What’s believed to have been the breeding female of a Northeast Washington wolf pack was shot and killed earlier this spring and a reward of up to $7,500 is on offer for information on the case.
WDFW reported the death of the Wedge Pack adult yesterday in its monthly wolf report for May, stating that biologists and game wardens found it on the 26th after responding to a report of a dead wolf in the area of Sheep Creek, in far northern Stevens County.
“The investigation revealed the female wolf died as a result of a gunshot wound,” the agency reported.
It wasn’t clear what impact the mortality would have on any litter of pups it might have had, according to the Spokane Spokesman-Review.
The Wedge is an area between the Columbia and Kettle Rivers and Canadian border that has seen chronic wolf depredations of livestock over the years and last August WDFW said it had lethally removed the “two known remaining members” of the local pack.
That new wolves apparently moved in is unsurprising given the habitat and forage there.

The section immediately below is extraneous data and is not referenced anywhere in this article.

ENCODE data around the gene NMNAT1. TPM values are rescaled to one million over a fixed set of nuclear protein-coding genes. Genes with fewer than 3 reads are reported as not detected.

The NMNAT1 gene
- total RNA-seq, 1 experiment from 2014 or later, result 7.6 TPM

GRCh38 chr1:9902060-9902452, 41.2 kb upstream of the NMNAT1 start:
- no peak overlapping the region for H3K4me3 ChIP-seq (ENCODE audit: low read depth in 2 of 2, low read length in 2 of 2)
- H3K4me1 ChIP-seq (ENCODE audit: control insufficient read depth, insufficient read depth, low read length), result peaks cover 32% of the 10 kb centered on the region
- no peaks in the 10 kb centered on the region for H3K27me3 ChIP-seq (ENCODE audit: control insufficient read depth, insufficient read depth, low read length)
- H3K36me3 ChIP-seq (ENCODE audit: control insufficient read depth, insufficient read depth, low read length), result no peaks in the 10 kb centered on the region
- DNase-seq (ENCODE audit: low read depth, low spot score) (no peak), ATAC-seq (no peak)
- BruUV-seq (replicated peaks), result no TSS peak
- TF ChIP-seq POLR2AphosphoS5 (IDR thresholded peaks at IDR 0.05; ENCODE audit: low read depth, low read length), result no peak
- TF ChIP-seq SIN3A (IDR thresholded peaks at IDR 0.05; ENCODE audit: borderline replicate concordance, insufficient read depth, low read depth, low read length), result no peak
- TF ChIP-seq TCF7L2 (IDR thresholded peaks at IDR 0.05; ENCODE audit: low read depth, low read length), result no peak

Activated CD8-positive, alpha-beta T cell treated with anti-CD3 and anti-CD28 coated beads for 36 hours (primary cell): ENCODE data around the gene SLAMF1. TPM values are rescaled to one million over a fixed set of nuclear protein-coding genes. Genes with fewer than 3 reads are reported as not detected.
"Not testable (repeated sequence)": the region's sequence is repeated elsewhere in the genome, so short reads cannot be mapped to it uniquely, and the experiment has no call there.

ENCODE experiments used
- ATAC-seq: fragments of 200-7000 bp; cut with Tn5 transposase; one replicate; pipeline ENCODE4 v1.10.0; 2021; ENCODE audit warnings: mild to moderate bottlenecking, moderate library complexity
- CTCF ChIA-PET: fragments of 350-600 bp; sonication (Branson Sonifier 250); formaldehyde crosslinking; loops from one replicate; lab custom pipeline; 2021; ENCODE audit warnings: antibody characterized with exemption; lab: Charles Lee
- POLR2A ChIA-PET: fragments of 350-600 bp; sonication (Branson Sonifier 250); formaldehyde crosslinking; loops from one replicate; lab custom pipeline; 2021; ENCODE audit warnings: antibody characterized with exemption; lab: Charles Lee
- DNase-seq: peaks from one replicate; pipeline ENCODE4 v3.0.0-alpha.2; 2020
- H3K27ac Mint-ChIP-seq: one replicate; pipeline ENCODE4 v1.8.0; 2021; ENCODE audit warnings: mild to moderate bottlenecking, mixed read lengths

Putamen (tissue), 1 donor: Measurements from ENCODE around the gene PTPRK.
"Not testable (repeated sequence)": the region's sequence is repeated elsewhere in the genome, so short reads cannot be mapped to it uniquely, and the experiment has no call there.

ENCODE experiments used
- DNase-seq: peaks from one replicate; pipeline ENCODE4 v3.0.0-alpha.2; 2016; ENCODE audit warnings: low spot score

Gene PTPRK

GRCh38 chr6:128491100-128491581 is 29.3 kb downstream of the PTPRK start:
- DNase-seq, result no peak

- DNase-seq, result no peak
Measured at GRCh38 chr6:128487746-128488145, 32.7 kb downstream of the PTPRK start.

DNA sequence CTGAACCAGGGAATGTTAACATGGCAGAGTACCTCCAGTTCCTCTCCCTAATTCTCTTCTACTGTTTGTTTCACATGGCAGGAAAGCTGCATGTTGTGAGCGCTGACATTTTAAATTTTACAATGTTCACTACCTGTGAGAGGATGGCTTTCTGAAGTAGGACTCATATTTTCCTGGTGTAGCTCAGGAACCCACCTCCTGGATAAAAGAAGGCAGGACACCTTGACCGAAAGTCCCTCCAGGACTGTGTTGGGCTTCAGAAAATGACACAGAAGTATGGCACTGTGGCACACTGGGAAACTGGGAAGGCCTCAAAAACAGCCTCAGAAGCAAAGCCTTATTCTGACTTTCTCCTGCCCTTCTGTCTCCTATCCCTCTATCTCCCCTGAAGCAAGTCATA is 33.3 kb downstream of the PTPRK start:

Anyone with information is asked to contact WDFW at (360) 902-2928, report it online at the agency’s violations page, or text WDFWTIP to 847411. The reward money comes from Conservation Northwest for info that leads to a conviction.
According to a WDFW spokeswoman paraphrased in the Spokesman-Review, the female is the 12th wolf known to have been poached in Washington since 2010, but convictions have been few and far between.
In 2016, a Whitman County man who pursued a wolf by vehicle over several miles near his farm before shooting and killing it was fined $100, while a Spokane County man who killed two in Pend Oreille County was fined nearly $8,300 by a local court in early 2018.
It’s also the third known Washington wolf death of the year. A Huckleberry Pack wolf was found dead near Sprague in February and a second was hit in March by a vehicle between Kettle Falls and Colville.
In Oregon, five wolves were found dead north of La Grande in early February. Little information has been made available except that the carcasses were taken to the U.S. Fish and Wildlife Service forensics lab in Ashland to determine cause of death. “The investigation is ongoing,” said a state police spokesman this morning.